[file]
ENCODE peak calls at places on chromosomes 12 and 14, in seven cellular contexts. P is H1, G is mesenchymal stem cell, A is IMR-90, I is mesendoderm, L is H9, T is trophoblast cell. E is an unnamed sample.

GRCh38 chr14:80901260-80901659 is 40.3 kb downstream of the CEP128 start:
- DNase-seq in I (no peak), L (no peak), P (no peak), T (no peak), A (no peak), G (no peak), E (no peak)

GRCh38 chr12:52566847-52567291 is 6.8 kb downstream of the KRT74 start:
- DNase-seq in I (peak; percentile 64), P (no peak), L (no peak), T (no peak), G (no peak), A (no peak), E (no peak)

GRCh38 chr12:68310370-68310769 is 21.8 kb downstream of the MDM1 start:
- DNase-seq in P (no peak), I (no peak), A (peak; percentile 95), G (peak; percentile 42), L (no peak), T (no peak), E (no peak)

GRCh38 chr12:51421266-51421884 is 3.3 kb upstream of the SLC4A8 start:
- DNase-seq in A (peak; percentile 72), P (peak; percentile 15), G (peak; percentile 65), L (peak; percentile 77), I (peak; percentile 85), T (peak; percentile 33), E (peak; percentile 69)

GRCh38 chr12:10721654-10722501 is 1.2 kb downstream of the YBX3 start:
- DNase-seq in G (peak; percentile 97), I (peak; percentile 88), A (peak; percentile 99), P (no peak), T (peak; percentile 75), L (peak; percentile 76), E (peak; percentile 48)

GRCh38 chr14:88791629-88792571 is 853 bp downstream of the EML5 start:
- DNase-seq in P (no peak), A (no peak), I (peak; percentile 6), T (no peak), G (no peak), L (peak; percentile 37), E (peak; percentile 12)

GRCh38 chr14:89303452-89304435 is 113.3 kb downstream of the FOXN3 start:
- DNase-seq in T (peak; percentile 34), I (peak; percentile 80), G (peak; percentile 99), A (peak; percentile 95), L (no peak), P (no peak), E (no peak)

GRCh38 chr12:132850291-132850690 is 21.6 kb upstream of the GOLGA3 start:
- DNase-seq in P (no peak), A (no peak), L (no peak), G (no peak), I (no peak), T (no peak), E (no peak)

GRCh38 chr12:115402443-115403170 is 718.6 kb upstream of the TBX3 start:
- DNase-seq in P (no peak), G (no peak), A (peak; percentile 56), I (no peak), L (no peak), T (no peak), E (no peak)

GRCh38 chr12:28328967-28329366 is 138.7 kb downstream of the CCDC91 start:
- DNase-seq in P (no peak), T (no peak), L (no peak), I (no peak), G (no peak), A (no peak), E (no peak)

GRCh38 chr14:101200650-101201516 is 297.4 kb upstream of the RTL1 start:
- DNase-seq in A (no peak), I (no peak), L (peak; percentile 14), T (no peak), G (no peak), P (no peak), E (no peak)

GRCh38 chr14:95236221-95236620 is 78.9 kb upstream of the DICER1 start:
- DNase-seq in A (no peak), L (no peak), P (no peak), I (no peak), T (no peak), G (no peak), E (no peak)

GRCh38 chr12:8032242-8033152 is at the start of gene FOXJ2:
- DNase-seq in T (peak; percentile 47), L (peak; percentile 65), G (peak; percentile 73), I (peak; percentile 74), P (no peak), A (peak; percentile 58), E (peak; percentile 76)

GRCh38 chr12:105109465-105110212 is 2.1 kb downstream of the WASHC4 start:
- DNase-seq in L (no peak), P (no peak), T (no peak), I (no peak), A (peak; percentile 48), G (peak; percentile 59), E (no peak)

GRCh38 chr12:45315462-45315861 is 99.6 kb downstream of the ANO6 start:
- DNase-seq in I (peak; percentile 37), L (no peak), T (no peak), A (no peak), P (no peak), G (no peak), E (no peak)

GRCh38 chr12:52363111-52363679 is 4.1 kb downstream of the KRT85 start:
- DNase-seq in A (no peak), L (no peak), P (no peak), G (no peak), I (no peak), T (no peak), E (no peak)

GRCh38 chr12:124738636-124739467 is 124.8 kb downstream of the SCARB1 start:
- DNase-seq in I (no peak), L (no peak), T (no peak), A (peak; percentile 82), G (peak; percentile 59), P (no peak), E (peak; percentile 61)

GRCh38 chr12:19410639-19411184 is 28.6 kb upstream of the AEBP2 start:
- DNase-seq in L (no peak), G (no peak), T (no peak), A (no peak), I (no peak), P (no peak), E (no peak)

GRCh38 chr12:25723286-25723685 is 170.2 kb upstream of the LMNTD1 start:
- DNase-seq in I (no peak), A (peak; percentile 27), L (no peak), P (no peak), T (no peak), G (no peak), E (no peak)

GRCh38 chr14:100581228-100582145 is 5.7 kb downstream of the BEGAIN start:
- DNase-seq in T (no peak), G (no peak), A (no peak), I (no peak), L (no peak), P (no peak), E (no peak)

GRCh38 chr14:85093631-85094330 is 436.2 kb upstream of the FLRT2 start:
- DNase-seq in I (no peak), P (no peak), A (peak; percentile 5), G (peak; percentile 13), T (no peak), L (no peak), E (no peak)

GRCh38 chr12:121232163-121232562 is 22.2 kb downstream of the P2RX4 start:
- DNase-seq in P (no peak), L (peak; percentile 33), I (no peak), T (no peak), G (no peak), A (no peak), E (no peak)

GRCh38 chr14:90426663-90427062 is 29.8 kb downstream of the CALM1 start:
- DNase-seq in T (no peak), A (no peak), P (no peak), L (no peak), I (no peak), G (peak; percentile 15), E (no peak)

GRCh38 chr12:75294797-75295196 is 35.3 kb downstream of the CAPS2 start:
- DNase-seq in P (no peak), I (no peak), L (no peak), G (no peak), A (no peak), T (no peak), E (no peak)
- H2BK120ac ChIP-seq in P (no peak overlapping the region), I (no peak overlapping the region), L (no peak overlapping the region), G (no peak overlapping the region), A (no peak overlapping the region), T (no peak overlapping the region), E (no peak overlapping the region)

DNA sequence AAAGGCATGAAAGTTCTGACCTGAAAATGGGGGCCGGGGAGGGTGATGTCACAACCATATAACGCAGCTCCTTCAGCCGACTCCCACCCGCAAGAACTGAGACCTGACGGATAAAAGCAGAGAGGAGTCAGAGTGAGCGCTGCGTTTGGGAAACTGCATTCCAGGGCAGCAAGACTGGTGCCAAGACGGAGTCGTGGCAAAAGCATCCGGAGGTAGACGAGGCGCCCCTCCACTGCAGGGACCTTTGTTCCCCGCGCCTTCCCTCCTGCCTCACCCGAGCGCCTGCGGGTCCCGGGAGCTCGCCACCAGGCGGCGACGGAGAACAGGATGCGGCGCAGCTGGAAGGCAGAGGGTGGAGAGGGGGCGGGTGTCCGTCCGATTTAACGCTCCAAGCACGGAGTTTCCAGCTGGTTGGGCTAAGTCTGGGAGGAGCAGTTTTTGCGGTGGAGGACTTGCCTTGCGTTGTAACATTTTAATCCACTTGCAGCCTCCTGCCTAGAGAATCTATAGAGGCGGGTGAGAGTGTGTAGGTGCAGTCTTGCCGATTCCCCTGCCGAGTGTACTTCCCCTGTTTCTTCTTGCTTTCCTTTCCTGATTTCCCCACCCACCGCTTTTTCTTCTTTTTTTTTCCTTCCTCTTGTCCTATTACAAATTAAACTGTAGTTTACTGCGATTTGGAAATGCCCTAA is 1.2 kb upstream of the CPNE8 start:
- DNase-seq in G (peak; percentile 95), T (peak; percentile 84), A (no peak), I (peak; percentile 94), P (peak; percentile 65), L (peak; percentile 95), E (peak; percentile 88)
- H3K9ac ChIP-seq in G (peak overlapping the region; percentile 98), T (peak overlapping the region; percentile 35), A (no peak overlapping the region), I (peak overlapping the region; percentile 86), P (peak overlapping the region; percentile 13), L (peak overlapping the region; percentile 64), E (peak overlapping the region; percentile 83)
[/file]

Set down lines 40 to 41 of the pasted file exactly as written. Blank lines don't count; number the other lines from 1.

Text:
GRCh38 chr14:100581228-100582145 is 5.7 kb downstream of the BEGAIN start:
- DNase-seq in T (no peak), G (no peak), A (no peak), I (no peak), L (no peak), P (no peak), E (no peak)